• 15. 15 of 17 The National Strategies  Primary Assessing Pupils’ Progress in primary scienceAssessment summaryAF1 Thinking scientificallyTrenyce asks questions and provides simple descriptions, recognising basic features and properties, anddraws on her everyday experience.AF2 Understanding the applications and implications of scienceShe understands that plants provide food and, in simple terms, that the conditions in which plants are grownmake a difference to them. She is beginning to identify links to science in familiar contexts.AF3 Communicating and collaborating in scienceShe uses everyday terms to communicate her observations and uses a given template for them, and also agiven format to show a sequence of events.AF4 Using investigative approachesIn talking about materials, butterflies and plants, Trenyce shows that she is using her senses and some simpleequipment in her observations, and she is beginning to make simple suggestions about how to find things outthrough observation.AF5 Working critically with evidenceIn simple ways in spoken language, Trenyce can make statements of what she sees, including changes toliving things. She is beginning to be able to make a statement of her expectations of a simple investigation.Overall assessment judgementThe first pieces of evidence in this collection show Trenyce working at low level 1 but she makes progressthrough the level during the two terms from which this evidence is drawn, and her further work is at securelevel 1.QCDA 01063-2009PDF-EN-03 © Crown copyright 2009
  • 16. 16 of 17 The National Strategies  Primary Assessing Pupils’ Progress in primary science APP primary science assessment guidelines: levels 1 and 2 AF1 – Thinking scientifically AF2 – Understanding the applications AF3 – Communicating and AF4 – Using investigative AF5 – Working critically and implications of science collaborating in science approaches with evidence L Across a range of contexts and Across a range of contexts and practical Across a range of contexts and practical Across a range of contexts and Across a range of contexts and 2 practical situations pupils: situations pupils: situations pupils: practical situations pupils: practical situations pupils:  Draw on their observations and  Express personal feelings or opinions about  Present their ideas and evidence in  Make some suggestions about how  Say what happened in their ideas to offer answers to scientific or technological phenomena appropriate ways to find things out or how to collect experiment or investigation questions data to answer a question or idea  Describe, in familiar contexts, how science  Respond to prompts by using simple texts  Say whether what happened they are investigating  Make comparisons between basic helps people do things and electronic media to find information was what they expected, features or components of  Identify things to measure or acknowledging any  Identify people who use science to help  Use simple scientific vocabulary to describe objects, living things or events observe that are relevant to the unexpected outcomes others their ideas and observations question or idea they are  Sort and group objects, living  Respond to prompts to suggest  Identify scientific or technological  Work together on an experiment or investigating things or events on the basis of different ways they could have phenomena and say whether or not they are investigation and recognise contributions what they have observed  Correctly use equipment provided to done things helpful made by others make observations and  Respond to suggestions to measurements identify some evidence (in the form of information, observations  Make measurements, using or measurements) needed to standard or non-standard units as answer a question appropriate L Across a range of contexts and Across a range of contexts and practical Across a range of contexts and practical Across a range of contexts and Across a range of contexts and 1 practical situations pupils: situations pupils: situations pupils: practical situations pupils: practical situations pupils:  Ask questions stimulated by their  Identify a link to science in familiar objects  Use everyday terms to describe simple  Respond to prompts by making  Respond to prompts to say exploration of their world or contexts features or actions of objects, living things some simple suggestions about how what happened or events they observe to find an answer or make  Recognise basic features of  Recognise scientific and technological  Say what has changed when observations objects, living things or events developments that help us  Present evidence they have collected in observing objects, living things simple templates provided for them  Use their senses and simple or events  Draw on their everyday equipment to make observations experience to help answer  Communicate simple features or questions components of objects, living things or events they have observed in appropriate  Respond to suggestions to forms identify some evidence (in the form of information, observations  Share their own ideas and listen to the ideas or measurements) that has been of others used to answer a question     BL IEOverall assessment (tick one box only) Low 1 Secure 1  High 1 Low 2 Secure 2 High 2 QCDA 01063-2009PDF-EN-03 © Crown copyright 2009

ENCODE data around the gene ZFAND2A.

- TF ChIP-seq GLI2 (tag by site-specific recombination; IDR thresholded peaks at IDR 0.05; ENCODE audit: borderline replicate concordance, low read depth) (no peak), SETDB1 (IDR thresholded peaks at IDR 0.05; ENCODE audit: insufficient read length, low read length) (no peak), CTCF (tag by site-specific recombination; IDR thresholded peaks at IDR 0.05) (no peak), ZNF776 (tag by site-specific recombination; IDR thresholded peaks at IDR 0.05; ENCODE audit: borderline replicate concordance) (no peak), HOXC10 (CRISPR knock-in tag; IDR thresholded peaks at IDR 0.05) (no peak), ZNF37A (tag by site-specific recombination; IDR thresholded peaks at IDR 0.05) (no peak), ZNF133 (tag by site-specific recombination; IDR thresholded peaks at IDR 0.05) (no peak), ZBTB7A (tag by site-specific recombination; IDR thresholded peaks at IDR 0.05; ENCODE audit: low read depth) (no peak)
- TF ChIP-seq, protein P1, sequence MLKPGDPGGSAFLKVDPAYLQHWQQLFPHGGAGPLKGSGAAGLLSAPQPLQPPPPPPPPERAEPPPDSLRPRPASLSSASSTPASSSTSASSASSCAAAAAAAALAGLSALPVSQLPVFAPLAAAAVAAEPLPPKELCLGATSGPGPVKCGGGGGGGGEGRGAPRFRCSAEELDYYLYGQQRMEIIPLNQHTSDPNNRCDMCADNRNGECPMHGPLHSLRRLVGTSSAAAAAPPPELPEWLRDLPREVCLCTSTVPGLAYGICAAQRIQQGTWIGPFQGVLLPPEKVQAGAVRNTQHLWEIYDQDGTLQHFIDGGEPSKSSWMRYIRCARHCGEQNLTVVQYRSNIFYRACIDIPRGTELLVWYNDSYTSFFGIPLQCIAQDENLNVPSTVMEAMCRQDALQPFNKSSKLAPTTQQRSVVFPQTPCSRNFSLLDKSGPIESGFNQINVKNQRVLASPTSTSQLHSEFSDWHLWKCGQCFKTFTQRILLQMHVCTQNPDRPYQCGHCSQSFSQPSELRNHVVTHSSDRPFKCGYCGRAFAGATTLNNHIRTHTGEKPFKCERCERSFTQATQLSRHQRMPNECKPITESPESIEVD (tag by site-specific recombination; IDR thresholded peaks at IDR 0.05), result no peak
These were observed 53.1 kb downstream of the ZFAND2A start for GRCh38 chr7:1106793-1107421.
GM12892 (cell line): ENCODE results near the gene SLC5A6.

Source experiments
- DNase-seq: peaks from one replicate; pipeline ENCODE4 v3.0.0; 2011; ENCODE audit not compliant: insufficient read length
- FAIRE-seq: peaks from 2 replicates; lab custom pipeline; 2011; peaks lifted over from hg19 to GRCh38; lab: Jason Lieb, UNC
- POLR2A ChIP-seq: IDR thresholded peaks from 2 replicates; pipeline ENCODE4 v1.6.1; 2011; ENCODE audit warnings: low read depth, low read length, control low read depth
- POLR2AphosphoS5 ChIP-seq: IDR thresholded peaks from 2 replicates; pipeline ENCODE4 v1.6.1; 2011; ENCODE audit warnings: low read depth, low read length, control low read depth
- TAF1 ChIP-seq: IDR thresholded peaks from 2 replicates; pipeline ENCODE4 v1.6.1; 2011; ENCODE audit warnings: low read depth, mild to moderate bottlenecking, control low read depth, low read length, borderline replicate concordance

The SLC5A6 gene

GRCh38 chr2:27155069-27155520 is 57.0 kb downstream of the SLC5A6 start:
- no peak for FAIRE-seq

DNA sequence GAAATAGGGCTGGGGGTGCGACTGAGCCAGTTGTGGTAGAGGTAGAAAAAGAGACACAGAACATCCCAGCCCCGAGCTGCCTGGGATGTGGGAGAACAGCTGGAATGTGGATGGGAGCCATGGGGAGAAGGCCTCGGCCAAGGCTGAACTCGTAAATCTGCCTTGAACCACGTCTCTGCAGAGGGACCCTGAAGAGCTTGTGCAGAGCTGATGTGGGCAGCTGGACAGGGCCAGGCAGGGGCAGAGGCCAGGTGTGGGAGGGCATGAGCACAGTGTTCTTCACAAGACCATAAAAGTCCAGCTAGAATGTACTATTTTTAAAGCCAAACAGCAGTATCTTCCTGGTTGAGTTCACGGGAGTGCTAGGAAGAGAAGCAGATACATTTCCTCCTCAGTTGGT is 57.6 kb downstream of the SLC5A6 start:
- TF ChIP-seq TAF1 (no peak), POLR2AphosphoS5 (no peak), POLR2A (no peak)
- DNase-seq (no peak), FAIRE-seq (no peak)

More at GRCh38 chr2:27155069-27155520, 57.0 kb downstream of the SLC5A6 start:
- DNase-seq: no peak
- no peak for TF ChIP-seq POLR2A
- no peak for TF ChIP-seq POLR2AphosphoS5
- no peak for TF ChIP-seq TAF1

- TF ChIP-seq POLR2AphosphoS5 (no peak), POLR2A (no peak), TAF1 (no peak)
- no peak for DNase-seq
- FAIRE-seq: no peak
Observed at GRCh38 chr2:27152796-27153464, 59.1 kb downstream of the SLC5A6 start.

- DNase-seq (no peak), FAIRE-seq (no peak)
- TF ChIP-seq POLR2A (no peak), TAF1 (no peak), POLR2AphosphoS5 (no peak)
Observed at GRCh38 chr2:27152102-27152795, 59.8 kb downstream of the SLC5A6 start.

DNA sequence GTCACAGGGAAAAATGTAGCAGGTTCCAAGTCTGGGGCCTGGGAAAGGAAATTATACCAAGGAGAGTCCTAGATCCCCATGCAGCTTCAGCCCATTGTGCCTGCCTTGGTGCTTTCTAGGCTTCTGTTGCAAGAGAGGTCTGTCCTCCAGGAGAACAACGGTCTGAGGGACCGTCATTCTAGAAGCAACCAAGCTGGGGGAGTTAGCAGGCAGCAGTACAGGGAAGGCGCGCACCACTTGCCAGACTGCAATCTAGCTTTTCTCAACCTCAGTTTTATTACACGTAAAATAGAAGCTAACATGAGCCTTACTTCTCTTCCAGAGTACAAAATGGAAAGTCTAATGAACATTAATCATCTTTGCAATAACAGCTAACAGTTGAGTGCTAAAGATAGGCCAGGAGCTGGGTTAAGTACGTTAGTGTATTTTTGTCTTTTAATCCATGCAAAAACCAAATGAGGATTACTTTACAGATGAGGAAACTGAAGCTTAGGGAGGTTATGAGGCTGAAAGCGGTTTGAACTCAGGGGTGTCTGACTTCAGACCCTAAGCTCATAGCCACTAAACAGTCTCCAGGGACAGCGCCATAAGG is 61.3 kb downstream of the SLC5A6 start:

• 17. 17 of 17 The National Strategies  Primary Assessing Pupils’ Progress in primary scienceAcknowledgements‘Ourselves’ worksheet © The Windmill Press. Used with kind permission.QCDA 01063-2009PDF-EN-03 © Crown copyright 2009